This is a question we continually ask of ourselves. To help us identify the areas we should focus on we test the sensitivity of our economics to changes in a whole range of operating and economic assumptions.
Milk price - there is no surprise to learn that moving the milk price up or down has the greatest impact on farm economics. We, together with farmers generally, need to be more transparent and improve the education of the public and the consumer as well as the buyers of our milk as to the need to have a price that supports good, efficient operating practices and sustainability.
Cows in the herd - again, no real surprise here. This sensitivity confirms that the larger the herd is the greater the profitability provided. At Henden, when we look at our business and the estate in the round we know that our farm's optimum herd size is 260 to 275 with followers (heifers and calves) averaging close to 200. If we were to extend our barns still further this would require significant capital investment, which current milk prices do not justify. The increase in our infrastructure would also challenge our ground to supply the extra food required and to absorb the waste. In short, increasing the herd further is not really a viable option.
Yield per cow - this is the most important operational area for us to focus on. We had achieved success here milking our cows twice a day seeing our yield in 2011/12 averaging 29.0 litres of milk per day increasing to 33.5 litres per day in 2014/15. Sadly, in 2015/16 and 2016/17 we saw the yield drop to 31 litres. in 2017/18 we achieved just under 32 litres. To keep to this yield level we need to continue to work hard and intelligently and also, as ever, have some luck. One can simply increase yield by feeding cows more concentrates, but there are two potential problems. First, concentrates cost a lot of money and so one has to be sure that one is getting more money out of the increase in yield against the money being spent on the additional feed. Secondly, if cows are fed too much concentrates their digestive systems can be upset. This can lead to health issues and maybe a shorter life. So, production is not the driver here, long term health of the cow and profitability are.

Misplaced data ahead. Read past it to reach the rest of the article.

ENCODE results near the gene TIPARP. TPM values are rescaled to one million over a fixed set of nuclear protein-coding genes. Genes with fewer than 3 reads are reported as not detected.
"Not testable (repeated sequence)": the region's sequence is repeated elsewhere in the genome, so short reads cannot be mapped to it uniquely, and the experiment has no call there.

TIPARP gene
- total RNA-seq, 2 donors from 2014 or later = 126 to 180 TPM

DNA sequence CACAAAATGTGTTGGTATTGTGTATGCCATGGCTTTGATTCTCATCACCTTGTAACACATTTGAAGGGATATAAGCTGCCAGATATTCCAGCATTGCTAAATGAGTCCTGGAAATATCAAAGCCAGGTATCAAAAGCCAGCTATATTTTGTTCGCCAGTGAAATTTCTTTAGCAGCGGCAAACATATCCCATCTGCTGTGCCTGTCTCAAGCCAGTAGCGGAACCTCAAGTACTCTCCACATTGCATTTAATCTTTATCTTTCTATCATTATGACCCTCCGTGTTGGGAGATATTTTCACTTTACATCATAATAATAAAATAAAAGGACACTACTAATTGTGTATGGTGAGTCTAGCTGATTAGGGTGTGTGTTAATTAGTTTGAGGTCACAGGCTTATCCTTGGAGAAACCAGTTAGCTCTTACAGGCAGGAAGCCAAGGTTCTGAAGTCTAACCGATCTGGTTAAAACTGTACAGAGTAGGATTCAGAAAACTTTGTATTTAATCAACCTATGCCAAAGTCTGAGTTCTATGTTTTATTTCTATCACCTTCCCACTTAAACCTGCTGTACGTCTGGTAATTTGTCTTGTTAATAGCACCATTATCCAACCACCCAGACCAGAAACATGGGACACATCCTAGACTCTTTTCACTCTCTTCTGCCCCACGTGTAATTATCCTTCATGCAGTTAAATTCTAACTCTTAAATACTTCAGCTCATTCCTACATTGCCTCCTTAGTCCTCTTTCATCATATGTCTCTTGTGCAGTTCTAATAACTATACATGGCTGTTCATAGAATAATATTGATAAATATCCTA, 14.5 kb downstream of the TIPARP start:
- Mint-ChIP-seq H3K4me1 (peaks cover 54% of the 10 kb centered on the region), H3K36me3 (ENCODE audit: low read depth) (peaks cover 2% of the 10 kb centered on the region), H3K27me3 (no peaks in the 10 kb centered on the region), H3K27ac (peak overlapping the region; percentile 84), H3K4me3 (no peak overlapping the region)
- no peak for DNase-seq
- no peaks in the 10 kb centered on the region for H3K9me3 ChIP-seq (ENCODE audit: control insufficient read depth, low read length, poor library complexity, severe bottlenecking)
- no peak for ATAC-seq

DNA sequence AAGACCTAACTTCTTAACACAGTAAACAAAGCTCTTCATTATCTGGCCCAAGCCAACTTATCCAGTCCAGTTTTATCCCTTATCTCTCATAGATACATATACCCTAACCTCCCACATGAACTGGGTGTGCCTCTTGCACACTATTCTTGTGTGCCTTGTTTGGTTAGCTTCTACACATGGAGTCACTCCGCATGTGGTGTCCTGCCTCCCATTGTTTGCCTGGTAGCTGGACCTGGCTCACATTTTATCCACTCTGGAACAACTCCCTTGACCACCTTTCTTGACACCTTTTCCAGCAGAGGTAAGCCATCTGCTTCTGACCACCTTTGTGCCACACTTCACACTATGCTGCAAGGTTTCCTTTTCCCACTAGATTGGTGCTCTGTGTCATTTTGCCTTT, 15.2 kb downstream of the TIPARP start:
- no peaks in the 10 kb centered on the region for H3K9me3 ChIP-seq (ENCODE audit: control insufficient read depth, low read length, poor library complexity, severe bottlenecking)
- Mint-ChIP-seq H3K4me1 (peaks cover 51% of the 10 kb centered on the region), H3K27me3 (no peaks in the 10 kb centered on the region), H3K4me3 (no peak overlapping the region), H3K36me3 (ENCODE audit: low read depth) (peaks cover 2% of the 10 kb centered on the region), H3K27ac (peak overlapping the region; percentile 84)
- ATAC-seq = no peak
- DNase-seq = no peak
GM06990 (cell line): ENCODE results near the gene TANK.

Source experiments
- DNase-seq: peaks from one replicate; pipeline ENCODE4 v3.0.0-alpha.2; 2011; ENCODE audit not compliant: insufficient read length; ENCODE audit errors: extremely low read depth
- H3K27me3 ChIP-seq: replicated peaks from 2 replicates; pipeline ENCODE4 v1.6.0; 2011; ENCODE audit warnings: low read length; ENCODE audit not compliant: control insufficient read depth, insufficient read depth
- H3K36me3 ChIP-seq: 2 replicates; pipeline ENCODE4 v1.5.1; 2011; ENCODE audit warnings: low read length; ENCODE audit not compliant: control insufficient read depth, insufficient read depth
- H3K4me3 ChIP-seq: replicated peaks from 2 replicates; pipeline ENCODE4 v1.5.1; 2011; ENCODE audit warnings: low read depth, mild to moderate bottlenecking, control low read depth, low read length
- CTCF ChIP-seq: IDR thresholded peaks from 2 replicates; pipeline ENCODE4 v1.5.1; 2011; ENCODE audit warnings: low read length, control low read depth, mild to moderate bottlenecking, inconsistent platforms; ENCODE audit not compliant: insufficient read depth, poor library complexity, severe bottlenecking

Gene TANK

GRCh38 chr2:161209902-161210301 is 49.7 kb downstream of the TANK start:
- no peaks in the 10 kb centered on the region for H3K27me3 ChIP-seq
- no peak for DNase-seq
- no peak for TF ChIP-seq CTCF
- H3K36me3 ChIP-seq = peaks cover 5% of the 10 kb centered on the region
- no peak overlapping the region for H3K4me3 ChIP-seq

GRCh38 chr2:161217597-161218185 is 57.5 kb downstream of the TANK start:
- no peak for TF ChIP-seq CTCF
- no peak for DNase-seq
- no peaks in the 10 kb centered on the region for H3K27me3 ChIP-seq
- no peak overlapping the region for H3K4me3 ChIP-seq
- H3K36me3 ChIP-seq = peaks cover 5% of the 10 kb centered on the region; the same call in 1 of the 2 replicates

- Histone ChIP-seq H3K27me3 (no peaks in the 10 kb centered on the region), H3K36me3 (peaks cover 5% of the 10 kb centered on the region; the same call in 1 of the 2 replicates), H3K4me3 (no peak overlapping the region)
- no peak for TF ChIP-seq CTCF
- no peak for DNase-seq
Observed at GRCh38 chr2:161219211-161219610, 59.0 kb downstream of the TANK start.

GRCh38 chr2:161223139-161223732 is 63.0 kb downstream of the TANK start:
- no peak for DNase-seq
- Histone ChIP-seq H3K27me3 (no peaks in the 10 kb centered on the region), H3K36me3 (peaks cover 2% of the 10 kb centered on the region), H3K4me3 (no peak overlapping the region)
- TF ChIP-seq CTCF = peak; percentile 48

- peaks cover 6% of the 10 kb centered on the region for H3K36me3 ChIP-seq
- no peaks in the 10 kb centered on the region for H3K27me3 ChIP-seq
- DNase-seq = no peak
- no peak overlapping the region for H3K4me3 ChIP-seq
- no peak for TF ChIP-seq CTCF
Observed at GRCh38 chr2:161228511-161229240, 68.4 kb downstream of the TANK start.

All that said, this year we will be commencing to milk pur cows three times per day. This will start in May. We hope that this will increase our yield by some 15%, although it will take some six months to get to this level. This will increase sales, although at the same time we will incur more costs: an increase in labour costs most significantly; followed by increases in our utility and feed costs as well as some costs related to equipment usage. This 2018/19 year wil see some economic benefit from this change in strategy, but the main improvement should be seen in 2019/20.
Concentrates & Minerals - these are key foods for our cows. They are also very expensive. In 2018/19 we are budgeting to spend £321,000 to feed our various livestock groups. If we could find ways of reducing our costs by 5% we would improve our operating profit by nearly £16,000. Reducing wastage and getting the food mix right is vitally important.
Labour - there will be many who think Henden is overstaffed and will note that the total pay seems to be above the national average for farmers. We firmly believe that for the scale of our farm and to help have the teamwork and camaraderie that is required for efficiency and safety we cannot operate with fewer people. That said, we continually look to find ways of improving the team’s attention to detail. We have an established bonus scheme, which would give the staff a share of the operating cash flow should it reach a particular level. We also have a proper annual staff review so that each member knows what is expected of her or him and together we can help identify strengths and weaknesses.
The other elements are important, too, but not to the same extent as the ones outlined above.